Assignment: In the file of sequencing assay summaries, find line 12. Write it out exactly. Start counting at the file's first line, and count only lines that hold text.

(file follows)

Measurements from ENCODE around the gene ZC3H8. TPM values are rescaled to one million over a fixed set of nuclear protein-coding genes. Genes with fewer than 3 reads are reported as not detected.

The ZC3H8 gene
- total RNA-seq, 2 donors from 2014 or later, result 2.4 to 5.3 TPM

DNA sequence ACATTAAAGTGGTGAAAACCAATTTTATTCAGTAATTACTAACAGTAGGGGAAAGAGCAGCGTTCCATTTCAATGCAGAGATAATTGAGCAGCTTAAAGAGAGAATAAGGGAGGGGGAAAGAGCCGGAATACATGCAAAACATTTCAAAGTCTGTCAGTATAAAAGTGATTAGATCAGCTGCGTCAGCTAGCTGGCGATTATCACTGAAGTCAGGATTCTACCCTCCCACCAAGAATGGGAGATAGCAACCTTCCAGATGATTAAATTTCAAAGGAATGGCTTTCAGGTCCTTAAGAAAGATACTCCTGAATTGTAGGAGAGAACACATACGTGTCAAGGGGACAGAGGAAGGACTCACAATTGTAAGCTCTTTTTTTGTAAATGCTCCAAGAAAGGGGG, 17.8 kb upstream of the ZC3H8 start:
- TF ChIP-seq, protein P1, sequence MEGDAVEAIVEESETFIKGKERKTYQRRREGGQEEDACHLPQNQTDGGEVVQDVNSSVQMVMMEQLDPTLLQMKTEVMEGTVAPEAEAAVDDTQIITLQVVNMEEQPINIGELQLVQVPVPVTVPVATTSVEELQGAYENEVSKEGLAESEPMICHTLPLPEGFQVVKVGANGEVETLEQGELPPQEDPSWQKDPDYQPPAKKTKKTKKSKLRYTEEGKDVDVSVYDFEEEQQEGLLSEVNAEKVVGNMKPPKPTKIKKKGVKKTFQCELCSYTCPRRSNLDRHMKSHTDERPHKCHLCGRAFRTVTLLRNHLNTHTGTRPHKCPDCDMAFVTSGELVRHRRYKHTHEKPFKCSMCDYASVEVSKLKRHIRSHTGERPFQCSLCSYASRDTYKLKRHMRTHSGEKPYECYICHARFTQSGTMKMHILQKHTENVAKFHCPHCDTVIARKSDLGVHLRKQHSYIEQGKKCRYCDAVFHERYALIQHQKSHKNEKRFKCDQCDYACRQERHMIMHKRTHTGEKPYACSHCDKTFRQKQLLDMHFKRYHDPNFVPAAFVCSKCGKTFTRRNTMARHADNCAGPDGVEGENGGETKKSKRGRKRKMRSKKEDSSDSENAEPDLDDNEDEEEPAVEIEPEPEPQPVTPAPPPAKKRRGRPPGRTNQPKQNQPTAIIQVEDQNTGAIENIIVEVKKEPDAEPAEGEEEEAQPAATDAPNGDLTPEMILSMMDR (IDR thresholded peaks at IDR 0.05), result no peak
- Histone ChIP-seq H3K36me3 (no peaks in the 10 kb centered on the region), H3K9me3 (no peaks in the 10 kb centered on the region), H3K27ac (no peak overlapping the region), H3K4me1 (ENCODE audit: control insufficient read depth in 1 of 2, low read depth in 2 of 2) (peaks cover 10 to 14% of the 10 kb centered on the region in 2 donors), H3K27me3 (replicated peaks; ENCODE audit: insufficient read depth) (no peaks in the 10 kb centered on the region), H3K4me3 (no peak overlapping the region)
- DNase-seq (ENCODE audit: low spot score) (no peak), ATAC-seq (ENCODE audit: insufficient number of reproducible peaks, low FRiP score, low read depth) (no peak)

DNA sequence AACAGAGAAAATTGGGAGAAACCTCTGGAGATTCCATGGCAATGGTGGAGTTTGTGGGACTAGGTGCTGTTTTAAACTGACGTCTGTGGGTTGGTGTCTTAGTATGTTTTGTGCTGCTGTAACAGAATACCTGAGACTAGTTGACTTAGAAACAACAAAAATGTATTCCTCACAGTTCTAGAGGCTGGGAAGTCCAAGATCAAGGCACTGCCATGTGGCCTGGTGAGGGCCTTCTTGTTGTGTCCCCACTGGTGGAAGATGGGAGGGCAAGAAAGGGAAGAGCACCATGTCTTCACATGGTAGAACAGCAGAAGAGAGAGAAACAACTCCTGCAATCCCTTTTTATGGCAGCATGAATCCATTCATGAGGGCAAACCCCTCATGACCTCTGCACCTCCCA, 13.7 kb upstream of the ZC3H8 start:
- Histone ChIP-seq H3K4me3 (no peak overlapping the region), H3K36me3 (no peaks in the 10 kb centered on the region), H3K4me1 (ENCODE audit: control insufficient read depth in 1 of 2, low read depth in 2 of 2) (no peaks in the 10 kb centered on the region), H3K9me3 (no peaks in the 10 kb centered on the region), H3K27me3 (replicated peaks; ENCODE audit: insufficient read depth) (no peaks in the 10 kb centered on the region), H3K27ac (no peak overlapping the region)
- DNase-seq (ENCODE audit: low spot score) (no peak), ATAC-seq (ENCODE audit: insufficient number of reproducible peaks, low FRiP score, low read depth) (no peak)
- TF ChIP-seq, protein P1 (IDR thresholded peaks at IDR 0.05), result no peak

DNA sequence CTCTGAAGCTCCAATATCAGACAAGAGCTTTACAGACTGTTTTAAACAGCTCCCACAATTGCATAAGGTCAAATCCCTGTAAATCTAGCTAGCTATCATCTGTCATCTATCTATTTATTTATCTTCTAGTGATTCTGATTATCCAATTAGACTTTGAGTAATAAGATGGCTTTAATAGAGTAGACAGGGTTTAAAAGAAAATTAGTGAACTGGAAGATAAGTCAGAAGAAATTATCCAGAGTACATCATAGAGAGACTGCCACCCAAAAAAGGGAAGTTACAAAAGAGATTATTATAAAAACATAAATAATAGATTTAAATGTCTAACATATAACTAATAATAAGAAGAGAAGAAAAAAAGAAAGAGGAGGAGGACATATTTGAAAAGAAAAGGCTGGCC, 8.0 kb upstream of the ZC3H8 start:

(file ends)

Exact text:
DNA sequence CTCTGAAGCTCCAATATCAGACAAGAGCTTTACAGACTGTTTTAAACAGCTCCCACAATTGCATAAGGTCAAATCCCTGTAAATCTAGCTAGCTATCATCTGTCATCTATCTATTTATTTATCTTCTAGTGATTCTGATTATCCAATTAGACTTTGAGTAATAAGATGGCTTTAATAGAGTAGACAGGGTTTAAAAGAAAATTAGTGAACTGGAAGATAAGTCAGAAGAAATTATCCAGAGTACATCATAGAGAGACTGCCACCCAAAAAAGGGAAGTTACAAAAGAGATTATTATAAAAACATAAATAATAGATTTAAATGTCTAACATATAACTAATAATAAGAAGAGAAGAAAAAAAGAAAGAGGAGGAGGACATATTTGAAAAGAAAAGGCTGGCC, 8.0 kb upstream of the ZC3H8 start: